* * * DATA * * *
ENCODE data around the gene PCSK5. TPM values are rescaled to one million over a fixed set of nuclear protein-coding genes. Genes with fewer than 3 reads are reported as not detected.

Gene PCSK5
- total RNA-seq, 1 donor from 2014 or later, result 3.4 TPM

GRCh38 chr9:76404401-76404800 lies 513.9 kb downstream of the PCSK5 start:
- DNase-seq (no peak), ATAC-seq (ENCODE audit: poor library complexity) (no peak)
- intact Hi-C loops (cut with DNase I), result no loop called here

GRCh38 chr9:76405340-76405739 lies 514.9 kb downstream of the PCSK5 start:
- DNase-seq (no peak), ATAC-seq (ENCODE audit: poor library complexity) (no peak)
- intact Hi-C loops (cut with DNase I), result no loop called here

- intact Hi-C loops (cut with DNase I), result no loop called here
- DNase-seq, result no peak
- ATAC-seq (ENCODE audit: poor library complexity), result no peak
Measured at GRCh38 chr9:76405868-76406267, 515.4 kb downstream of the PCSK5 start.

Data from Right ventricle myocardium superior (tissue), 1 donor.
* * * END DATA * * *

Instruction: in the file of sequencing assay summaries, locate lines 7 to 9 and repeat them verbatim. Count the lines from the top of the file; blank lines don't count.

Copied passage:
GRCh38 chr9:76405340-76405739 lies 514.9 kb downstream of the PCSK5 start:
- DNase-seq (no peak), ATAC-seq (ENCODE audit: poor library complexity) (no peak)
- intact Hi-C loops (cut with DNase I), result no loop called here